Out-Law News | 13 Jul 2009 | 4:09 pm | 2 min. read
The ASA's Code of Practice does not have the force of law but the ASA can refer repeat breakers of the Code to the OFT. It referred Ryanair over its advertising and website, and the Irish airline has now agreed to change the way it communicates about the price of its services.
The OFT said that Ryanair has now agreed to provide clear information about its 'price guarantee'. When it claims to offer the lowest prices it has agreed to qualify that statement where necessary.
It has also agreed to give more prominence to extra costs such as those for checked-in baggage in email and web communications. Ryanair will also give more prominence in offers to information about when offers are not available and other offer-restricting information, the OFT said.
Ryanair had been the subject of several formal and informal complaints to the ASA. It said that it had to refer the cases to the OFT because of the company's "repeated breaches of the non-broadcast Advertising Code and for refusal to cooperate with the self-regulatory system".
Budget airlines which channel most of their bookings through their own websites have attracted regulatory scrutiny before. The European Commission said in December that it was going to step up scrutiny of companies to ensure they complied with its Air Services Regulations, which came into force last November.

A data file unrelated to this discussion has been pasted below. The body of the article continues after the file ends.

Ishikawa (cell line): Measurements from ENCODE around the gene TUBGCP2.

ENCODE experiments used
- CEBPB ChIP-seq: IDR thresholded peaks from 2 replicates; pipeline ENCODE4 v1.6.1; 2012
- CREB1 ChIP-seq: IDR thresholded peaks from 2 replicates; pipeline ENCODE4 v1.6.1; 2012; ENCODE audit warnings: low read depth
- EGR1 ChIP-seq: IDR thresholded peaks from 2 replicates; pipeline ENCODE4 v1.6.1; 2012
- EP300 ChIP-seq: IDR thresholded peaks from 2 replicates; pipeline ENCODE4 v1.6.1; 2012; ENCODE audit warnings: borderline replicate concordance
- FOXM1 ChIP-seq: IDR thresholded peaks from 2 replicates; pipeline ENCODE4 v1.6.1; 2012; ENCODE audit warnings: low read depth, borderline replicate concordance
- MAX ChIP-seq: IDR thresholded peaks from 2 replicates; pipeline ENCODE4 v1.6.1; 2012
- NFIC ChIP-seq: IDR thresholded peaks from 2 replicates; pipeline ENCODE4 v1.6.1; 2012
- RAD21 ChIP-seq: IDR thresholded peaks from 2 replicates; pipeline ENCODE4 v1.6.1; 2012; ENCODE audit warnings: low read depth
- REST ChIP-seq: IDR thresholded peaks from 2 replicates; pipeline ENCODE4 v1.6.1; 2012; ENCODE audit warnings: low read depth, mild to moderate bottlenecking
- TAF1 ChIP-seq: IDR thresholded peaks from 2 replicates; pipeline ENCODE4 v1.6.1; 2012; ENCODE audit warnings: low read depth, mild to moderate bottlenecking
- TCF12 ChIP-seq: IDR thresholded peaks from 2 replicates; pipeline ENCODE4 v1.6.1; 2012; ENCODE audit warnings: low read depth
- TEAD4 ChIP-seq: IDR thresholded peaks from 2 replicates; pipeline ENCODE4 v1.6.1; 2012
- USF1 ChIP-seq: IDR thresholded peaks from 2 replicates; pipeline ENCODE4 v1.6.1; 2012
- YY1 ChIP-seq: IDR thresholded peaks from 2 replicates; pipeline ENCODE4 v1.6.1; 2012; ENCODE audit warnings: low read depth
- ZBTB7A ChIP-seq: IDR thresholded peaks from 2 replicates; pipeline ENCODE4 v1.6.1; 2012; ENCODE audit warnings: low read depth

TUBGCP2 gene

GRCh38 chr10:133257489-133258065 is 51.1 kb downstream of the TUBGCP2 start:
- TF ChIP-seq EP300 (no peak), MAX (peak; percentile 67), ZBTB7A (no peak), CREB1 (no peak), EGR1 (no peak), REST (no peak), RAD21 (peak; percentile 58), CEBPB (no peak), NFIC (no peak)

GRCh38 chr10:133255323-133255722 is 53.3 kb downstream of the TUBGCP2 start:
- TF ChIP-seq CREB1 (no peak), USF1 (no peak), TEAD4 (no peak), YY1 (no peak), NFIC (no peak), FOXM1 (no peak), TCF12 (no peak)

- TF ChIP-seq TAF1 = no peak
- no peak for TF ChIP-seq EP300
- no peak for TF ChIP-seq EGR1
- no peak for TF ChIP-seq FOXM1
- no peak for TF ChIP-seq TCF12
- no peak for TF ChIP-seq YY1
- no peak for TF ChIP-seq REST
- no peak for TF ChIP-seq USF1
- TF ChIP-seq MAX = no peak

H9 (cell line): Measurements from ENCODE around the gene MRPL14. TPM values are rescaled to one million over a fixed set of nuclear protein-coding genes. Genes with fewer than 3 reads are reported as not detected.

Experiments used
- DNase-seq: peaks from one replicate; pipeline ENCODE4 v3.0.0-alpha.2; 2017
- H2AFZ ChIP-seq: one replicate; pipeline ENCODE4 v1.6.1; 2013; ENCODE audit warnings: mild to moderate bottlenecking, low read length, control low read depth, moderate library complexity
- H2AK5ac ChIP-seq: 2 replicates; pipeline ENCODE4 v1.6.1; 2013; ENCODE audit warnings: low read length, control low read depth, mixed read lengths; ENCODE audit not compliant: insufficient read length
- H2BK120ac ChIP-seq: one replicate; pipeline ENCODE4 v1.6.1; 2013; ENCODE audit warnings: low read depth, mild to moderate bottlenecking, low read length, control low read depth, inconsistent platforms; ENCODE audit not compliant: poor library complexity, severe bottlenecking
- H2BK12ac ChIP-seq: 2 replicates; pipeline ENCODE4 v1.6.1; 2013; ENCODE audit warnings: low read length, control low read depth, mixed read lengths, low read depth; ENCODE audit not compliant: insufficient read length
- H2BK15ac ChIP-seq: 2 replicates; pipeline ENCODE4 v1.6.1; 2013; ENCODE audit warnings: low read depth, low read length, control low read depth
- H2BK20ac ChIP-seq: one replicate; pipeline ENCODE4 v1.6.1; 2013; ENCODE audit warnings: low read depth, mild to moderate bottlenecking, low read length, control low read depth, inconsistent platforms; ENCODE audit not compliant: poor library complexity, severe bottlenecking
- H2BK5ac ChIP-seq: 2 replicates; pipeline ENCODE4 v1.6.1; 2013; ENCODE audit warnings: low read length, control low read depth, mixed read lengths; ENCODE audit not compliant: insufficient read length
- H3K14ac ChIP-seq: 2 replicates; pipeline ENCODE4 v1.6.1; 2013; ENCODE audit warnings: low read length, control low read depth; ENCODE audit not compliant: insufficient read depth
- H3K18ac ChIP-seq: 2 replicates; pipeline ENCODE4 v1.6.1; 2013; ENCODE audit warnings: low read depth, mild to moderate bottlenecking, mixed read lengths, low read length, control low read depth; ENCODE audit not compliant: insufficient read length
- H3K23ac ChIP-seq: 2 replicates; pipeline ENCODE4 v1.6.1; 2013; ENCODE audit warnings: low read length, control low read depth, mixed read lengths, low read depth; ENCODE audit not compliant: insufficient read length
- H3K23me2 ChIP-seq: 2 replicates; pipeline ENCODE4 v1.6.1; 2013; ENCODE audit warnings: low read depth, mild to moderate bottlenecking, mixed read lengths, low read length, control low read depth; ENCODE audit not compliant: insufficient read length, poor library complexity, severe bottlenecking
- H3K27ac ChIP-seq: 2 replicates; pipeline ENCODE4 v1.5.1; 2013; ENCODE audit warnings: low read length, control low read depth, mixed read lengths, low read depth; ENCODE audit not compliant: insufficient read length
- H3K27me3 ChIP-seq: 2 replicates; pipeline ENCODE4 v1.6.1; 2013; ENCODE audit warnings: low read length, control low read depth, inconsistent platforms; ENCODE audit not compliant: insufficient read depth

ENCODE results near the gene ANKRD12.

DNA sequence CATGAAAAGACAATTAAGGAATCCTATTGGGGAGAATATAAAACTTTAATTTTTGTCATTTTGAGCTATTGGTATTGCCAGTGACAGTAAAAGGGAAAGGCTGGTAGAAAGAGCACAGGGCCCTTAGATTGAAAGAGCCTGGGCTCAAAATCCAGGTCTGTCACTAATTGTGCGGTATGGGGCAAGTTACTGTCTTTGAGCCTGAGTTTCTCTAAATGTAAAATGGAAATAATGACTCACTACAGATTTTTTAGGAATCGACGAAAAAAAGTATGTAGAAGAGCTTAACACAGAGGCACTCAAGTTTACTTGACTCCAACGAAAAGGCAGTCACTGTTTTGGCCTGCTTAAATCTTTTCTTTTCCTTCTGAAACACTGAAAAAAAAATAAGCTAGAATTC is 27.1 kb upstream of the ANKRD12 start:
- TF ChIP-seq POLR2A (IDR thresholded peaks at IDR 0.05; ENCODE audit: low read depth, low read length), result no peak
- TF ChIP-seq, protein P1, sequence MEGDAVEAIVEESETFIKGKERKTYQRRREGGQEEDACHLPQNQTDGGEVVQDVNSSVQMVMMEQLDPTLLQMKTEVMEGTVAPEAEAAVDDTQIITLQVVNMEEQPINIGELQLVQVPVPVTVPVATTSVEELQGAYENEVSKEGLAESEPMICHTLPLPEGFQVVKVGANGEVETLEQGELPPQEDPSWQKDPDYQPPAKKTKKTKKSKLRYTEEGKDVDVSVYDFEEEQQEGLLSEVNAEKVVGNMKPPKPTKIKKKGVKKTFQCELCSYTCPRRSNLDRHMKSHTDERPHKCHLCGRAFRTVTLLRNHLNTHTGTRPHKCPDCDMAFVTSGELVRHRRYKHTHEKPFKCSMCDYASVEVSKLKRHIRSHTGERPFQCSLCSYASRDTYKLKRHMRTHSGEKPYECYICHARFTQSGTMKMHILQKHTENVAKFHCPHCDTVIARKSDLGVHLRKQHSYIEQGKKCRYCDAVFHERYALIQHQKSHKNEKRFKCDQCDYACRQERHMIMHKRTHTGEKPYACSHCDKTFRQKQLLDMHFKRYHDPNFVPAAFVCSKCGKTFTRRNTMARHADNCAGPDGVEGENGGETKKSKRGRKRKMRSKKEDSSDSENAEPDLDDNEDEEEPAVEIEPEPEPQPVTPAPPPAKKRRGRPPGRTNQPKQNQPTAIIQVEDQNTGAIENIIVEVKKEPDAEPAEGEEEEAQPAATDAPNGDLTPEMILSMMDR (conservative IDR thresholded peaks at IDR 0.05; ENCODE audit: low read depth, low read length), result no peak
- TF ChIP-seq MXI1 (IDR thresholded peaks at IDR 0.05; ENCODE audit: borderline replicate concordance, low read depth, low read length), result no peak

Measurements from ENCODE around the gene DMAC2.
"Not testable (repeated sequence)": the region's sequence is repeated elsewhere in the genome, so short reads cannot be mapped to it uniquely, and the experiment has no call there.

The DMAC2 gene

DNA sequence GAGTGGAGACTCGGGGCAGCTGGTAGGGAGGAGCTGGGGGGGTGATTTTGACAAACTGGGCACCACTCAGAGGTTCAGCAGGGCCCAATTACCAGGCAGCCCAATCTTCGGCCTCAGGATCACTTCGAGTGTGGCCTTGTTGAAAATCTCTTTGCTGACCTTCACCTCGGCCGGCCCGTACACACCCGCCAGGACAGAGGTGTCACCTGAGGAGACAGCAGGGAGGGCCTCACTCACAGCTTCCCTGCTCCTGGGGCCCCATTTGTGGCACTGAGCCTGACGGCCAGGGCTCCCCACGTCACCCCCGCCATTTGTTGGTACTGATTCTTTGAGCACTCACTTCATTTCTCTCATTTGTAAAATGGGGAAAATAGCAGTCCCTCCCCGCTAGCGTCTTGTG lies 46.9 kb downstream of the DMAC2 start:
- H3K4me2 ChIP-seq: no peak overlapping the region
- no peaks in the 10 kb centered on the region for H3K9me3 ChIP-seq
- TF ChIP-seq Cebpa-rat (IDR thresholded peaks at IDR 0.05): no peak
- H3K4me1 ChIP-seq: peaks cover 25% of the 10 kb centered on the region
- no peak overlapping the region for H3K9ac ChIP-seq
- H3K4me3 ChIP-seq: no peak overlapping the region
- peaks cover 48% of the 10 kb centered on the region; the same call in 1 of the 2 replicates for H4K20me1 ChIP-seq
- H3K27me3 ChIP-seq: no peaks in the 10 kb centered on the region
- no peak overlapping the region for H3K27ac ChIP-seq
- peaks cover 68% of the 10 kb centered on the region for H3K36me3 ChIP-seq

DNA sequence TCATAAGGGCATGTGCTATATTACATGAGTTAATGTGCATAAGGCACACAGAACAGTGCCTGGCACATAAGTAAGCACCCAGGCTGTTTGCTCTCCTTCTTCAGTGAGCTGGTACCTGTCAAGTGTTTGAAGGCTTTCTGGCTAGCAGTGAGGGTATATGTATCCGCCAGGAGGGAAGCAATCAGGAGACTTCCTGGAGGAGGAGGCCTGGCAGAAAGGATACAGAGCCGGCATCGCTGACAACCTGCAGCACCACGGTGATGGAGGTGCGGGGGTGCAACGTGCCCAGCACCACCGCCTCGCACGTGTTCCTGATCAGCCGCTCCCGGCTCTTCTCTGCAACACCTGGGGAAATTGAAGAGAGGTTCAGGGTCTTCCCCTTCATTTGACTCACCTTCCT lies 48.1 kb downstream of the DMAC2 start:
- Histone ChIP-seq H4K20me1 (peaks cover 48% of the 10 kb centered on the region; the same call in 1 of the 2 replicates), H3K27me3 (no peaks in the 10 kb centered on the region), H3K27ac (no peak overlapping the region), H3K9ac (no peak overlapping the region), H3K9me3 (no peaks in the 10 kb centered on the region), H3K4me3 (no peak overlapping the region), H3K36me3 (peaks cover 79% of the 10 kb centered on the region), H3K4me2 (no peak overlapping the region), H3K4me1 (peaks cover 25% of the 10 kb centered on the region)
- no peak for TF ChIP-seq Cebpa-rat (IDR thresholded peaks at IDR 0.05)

Those regulations say that "optional price supplements shall be communicated in a clear, transparent and unambiguous way at the start of any booking process and their acceptance by the customer shall be on an ‘opt-in’ basis".
In December Ryanair and easyJet were both found to flout the Regulations by operating pre-checked boxes indicating consent for charges for insurance and checked-in luggage.
Ryanair no longer automatically pre-selects those services, but easyJet's UK website still does.
"Each flight you book will automatically include one hold bag (up to 20kg) per person for which a fee will be pre-selected. You may change this allowance on the next page," says easyJet.com's booking system.
"For your peace of mind we will also add travel insurance to your booking. If you wish not to take up this option or if you already have travel insurance, please remove it on the next page," it says.
The OFT said that it was not responsible for airlines and their websites complying with the Regulations. It also said that, unusually, there is actually no penalty for breaking the Regulations.
"As an EU Regulation the Air Services Regulation (ASR) carries the force of law in the UK and airlines should therefore comply with it," said an OFT spokesman. "However, UK legislation implementing sanctions for non-compliance with Article 23 of the ASR have yet to be put in place. This means that although the ASR has legal force it cannot be enforced."
"The Department for Transport is currently progressing the implementation of the relevant UK legislation, which will introduce sanctions for non compliance but it is unclear when it will come into effect," said the OFT spokesman. "We understand that the Civil Aviation Authority will be the primary enforcer of the ASR when sanctions are put in place."